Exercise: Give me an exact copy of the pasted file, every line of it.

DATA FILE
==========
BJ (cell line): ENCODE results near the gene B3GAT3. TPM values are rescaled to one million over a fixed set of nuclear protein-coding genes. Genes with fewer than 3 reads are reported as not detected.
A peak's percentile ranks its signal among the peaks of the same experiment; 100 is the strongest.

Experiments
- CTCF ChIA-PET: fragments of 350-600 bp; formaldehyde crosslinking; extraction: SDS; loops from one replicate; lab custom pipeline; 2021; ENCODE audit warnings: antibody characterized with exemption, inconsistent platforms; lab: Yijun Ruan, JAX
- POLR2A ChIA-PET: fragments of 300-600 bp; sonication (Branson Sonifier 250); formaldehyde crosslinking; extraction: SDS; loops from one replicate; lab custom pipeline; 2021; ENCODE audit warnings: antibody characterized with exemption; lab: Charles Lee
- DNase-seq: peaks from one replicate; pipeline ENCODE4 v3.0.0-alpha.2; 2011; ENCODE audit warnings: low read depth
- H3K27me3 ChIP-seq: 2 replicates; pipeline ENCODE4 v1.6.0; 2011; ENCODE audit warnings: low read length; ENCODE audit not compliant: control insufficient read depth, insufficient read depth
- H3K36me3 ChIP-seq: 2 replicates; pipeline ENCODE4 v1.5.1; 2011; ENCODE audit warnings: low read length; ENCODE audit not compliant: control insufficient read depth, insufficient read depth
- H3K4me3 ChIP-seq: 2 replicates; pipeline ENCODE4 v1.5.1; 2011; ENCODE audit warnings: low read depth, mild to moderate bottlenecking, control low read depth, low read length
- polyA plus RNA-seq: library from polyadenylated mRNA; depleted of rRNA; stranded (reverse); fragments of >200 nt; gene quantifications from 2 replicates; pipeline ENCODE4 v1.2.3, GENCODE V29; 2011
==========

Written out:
BJ (cell line): ENCODE results near the gene B3GAT3. TPM values are rescaled to one million over a fixed set of nuclear protein-coding genes. Genes with fewer than 3 reads are reported as not detected.
A peak's percentile ranks its signal among the peaks of the same experiment; 100 is the strongest.

Experiments
- CTCF ChIA-PET: fragments of 350-600 bp; formaldehyde crosslinking; extraction: SDS; loops from one replicate; lab custom pipeline; 2021; ENCODE audit warnings: antibody characterized with exemption, inconsistent platforms; lab: Yijun Ruan, JAX
- POLR2A ChIA-PET: fragments of 300-600 bp; sonication (Branson Sonifier 250); formaldehyde crosslinking; extraction: SDS; loops from one replicate; lab custom pipeline; 2021; ENCODE audit warnings: antibody characterized with exemption; lab: Charles Lee
- DNase-seq: peaks from one replicate; pipeline ENCODE4 v3.0.0-alpha.2; 2011; ENCODE audit warnings: low read depth
- H3K27me3 ChIP-seq: 2 replicates; pipeline ENCODE4 v1.6.0; 2011; ENCODE audit warnings: low read length; ENCODE audit not compliant: control insufficient read depth, insufficient read depth
- H3K36me3 ChIP-seq: 2 replicates; pipeline ENCODE4 v1.5.1; 2011; ENCODE audit warnings: low read length; ENCODE audit not compliant: control insufficient read depth, insufficient read depth
- H3K4me3 ChIP-seq: 2 replicates; pipeline ENCODE4 v1.5.1; 2011; ENCODE audit warnings: low read depth, mild to moderate bottlenecking, control low read depth, low read length
- polyA plus RNA-seq: library from polyadenylated mRNA; depleted of rRNA; stranded (reverse); fragments of >200 nt; gene quantifications from 2 replicates; pipeline ENCODE4 v1.2.3, GENCODE V29; 2011